Section 177 enumerates the economic rights of an author, to wit:

Copy or Economic Rights. – Subject to the provisions of Chapter VIII, copyright or economic rights shall consist of the exclusive right to carry out, authorize or prevent the following acts:

177.1. Reproduction of the work or substantial portion of the work;

177.2 Dramatization, translation, adaptation, abridgment, arrangement or other transformation of the work;

177.3. The first public distribution of the original and each copy of the work by sale or other forms of transfer of ownership;

177.4. Rental of the original or a copy of an audiovisual or cinematographic work, a work embodied in a sound recording, a computer program, a compilation of data and other materials or a musical work in graphic form, irrespective of the ownership of the original or the copy which is the subject of the rental;

177.5. Public display of the original or a copy of the work;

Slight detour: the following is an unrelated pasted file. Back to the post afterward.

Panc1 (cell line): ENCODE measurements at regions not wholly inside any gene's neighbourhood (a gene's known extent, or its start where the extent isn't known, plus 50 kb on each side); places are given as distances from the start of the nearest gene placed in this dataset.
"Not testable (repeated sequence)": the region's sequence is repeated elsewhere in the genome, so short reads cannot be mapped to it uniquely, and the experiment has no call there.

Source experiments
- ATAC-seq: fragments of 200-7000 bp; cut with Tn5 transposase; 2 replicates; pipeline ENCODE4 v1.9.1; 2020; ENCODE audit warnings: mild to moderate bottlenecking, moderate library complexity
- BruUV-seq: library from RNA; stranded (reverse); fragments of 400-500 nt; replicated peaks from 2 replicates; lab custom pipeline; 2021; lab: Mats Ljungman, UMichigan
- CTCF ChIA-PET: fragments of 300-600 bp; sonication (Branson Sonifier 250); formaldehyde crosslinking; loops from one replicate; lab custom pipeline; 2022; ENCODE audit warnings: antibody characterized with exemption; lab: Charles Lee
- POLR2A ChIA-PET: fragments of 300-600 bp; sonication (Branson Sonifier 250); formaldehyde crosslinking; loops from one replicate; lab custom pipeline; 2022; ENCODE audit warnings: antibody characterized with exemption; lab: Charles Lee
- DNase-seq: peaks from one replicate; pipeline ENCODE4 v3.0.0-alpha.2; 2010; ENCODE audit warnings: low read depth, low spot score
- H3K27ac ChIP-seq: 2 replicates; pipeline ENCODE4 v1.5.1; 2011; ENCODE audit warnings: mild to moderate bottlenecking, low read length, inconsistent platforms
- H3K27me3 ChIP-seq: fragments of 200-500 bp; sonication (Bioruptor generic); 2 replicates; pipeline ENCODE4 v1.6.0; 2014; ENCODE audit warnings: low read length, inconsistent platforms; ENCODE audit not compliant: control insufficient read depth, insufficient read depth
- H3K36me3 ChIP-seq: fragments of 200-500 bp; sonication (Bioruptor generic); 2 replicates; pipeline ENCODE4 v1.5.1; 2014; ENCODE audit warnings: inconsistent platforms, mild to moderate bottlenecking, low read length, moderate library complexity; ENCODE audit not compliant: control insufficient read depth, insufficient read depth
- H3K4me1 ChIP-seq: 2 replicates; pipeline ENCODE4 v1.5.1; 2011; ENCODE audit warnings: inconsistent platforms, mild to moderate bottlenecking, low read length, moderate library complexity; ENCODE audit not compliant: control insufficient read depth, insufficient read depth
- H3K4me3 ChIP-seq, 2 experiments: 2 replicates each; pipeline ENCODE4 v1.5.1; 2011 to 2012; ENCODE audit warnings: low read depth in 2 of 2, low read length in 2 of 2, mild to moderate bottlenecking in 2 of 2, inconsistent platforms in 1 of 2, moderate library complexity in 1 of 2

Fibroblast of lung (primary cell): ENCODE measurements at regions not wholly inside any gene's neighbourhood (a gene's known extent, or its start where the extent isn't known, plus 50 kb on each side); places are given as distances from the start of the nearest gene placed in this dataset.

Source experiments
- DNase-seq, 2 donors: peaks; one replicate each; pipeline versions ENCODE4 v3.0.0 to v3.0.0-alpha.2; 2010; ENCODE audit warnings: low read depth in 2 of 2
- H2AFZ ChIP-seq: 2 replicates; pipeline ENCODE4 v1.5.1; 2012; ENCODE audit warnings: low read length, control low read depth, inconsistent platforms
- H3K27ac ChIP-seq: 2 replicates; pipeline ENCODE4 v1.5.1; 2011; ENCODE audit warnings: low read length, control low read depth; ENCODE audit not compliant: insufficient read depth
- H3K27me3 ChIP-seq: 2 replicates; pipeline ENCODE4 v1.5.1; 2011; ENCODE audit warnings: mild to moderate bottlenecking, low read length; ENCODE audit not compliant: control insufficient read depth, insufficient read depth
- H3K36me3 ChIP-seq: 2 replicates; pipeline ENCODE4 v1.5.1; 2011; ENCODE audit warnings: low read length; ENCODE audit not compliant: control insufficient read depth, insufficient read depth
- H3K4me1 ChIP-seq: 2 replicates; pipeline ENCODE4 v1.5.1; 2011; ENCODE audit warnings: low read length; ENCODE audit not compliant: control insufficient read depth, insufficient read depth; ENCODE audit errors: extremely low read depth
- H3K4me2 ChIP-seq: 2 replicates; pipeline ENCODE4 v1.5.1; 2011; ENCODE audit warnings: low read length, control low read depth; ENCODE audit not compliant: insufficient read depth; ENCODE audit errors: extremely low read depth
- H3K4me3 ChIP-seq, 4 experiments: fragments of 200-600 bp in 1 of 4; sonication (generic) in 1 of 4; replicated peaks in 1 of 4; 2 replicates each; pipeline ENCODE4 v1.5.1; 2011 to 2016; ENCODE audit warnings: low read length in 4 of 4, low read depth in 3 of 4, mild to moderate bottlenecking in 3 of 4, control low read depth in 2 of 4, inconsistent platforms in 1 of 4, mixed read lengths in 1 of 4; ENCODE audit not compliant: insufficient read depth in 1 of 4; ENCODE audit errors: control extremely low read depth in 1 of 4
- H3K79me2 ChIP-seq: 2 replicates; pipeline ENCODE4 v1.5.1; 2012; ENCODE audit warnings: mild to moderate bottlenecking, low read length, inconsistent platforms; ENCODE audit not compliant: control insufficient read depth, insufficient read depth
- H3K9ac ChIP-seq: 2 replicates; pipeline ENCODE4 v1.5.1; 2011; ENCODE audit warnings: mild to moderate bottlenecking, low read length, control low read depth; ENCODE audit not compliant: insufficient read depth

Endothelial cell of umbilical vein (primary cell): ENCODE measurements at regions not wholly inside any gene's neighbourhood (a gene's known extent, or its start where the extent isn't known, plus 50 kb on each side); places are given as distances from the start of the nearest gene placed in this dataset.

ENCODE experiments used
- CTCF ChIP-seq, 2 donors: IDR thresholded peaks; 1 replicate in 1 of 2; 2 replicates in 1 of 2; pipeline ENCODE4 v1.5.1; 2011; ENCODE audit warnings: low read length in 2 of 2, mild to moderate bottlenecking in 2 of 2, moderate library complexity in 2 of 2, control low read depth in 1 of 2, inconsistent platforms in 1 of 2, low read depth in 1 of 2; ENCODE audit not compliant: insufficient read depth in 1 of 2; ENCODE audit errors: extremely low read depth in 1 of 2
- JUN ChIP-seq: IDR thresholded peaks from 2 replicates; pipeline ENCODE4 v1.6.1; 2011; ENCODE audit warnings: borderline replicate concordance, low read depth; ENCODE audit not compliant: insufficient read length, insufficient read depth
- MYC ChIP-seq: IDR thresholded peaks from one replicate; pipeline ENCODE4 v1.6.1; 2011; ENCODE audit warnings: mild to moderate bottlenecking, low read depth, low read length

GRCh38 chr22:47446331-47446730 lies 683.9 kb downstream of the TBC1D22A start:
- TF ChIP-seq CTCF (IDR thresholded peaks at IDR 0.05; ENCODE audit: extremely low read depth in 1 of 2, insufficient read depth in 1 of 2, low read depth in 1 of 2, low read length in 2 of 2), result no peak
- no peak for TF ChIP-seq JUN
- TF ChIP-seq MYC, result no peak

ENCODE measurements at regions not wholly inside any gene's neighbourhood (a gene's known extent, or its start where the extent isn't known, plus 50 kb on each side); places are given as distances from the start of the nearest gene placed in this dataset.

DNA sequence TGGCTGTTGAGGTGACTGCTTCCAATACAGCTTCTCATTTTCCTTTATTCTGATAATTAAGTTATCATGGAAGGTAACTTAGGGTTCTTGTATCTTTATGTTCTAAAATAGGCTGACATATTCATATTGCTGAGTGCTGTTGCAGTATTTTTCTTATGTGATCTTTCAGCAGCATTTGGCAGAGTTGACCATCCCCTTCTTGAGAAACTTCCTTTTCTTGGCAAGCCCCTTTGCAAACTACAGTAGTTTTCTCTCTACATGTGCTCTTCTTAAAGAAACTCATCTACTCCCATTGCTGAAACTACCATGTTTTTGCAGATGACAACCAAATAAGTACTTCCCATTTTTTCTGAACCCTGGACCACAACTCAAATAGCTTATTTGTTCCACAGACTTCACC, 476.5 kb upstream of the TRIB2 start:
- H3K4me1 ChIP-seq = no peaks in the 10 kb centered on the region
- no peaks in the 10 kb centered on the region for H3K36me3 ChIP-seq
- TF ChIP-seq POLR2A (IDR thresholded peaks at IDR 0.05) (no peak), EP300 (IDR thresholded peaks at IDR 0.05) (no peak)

177.6. Public performance of the work; and

177.7. Other communication to the public of the work.

With the above enumeration of acts or uses which pertain exclusively to an author not given or extended to public domain works, the public may as a result subject such works to various uses without incurring any liability for infringement. The only qualification is if the use is for the purpose of obtaining profit, in which case the law requires prior approval of the concerned government agency. In this sense therefore public domain works partake of properties of public dominion which are open for general and public use.